Opinion

Gene Nichol: The 14th Amendment’s lonely birthday

Rep. John Bingham,  a Civil War-era Republican from Ohio, was the author of the 14th Amendment, which ensured equal rights for all U.S. citizens, including freed slaves. He said the amendment was needed to guarantee “equal protection (for) any person, no matter whence he comes, or how poor, how weak, how simple—no matter how friendless.” The 14 Amendment was ratified in 1868.
Rep. John Bingham, a Civil War-era Republican from Ohio, was the author of the 14th Amendment, which ensured equal rights for all U.S. citizens, including freed slaves. He said the amendment was needed to guarantee “equal protection (for) any person, no matter whence he comes, or how poor, how weak, how simple—no matter how friendless.” The 14 Amendment was ratified in 1868. Library of Congress

This month marks the 150th anniversary of the ratification of the most consequential provision of the U.S. Constitution, the 14th Amendment. It grants citizenship to anyone born in America and assures that state governments afford due process and equal protection of the laws.

Rep. John Bingham, the enactment’s principal author, explained he sought “a simple, strong, plain declaration that equal laws and exact justice shall be secured within every state for any person, no matter whence he comes, or how poor, how weak, how simple, how friendless.” The 14th Amendment, along with its civil war counterparts, sought to remedy the tragic defects of 1789 and bring egalitarian democracy to the United States.

Of course Bingham’s words have been much-ignored in our constitutional history. The 14th Amendment was largely gutted in its first 50 years – except as a tool for corporate interests. And Plessy v. Ferguson cruelly buried its central meaning.

But since 1954, the Supreme Court has frequently used the 14th Amendment to demand that American government make real its foundational promises. Brown v. Board of Education (school segregation), Loving v. Virginia (anti-miscegenation laws), Craig v. Boren (sex discrimination), Harper v. Virginia (voting rights), Goldberg v. Kelly (right to hearing), Roe v. Wade (reproductive rights), Graham v. Richardson (immigrant rights), Obergefell v. Hodges (gay rights) and Reynolds v. Sims (equal representation) are its principal markers. Without them, the U.S. would be a tyrannous nation. Anything but the land of the free. So it’s good to raise a glass to the old, but essential and defining, provision.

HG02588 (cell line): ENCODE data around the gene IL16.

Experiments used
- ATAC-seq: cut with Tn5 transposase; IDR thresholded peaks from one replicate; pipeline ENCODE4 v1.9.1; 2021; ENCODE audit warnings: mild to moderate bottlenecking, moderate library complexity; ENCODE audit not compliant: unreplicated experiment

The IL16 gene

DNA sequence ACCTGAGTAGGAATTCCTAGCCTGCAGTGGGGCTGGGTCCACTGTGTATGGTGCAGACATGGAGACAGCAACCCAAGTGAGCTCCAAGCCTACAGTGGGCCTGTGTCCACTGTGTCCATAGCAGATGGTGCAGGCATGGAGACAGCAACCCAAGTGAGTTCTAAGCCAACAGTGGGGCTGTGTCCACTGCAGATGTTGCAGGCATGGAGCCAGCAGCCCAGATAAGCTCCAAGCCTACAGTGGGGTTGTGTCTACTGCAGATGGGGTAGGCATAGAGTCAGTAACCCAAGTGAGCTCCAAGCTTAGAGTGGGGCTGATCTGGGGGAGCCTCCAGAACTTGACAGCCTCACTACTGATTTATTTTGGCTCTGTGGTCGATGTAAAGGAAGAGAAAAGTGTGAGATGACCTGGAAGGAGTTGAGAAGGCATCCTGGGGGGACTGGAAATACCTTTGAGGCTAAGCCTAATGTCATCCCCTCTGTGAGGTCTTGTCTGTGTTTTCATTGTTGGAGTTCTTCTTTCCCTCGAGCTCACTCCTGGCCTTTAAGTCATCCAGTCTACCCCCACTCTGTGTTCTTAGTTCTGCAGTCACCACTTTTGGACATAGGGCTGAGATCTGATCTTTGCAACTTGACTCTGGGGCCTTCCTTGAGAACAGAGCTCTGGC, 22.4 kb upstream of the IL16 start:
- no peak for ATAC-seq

Still, the timing of sesquicentennial is modestly uncomfortable.

Donald Trump, consistent with his predilections, has promised to repeal central components of the 14th Amendment “in his second term.” Meantime, Trump’s new nominee, Brett Kavanaugh, stands ready to join four of his more senior colleagues in burying about a third of the cases listed above. It’s now anyone’s guess what will be left to celebrate on the 175th anniversary.

And, unless I’ve missed them, there haven’t been fulsome and exuberant celebrations of the Amendment’s birthday launched or mandated by the N.C. General Assembly. I suppose the quiescence is understandable. The 14th Amendment may have been drafted and muscled into ratification by Republicans in 1868, but our Republicans today don’t actually seem to like it. There’s no Thadddeus Stevens, John Bingham or Charles Sumner among our lot.

I sometimes try to think of ways to encapsulate the defining and pervasive political war that consumes and threatens North Carolina these days. There are a lot of potential candidates. The New York Times refers to the crusade of the last eight years as our “pioneering work in bigotry.” I’d be hard pressed to disagree with that.

But it’s also accurate to characterize the struggle as a continuing, never-yielding fight over Bingham’s 14th Amendment. The Tar Heel State initially voted against the amendment in 1866, for example, before eventually yielding to the pressures of the Reconstruction Congress. And the aggressive social and political agenda of today’s North Carolina Republican Party is impossible to square with the due process and equal protection mandates of the last half-century.

Our General Assembly has repeatedly moved, in every manner it could covertly construct, to restrict the political participation of black Tar Heels. It has boasted of its efforts to quash political electoral equity. The federal courts have found that their actions “disrespect, stigmatize and subordinate” lesbians and gay men. And their anti-abortion handiwork had nothing to do with a woman’s health and everything to do with unconstitutional coercion. When the federal government sued over HB2, it noted “not long ago North Carolina had signs above restrooms keeping people out without a difference.”

Republican legislators passed a statute giving public officers a free hand to discriminate against gays. They moved to further racially segregate our schools. They continued the Democratic tradition of turning away undocumented dreamers from our universities. And they launched the nation’s boldest crusade against poor people. If John Bingham were alive today, they’d drum him out of the party.

As Faulkner put it: “The past is never dead. It’s not even past.”

Gene Nichol is the Boyd Tinsley Distinguished Professor of Law at the University of North Carolina.



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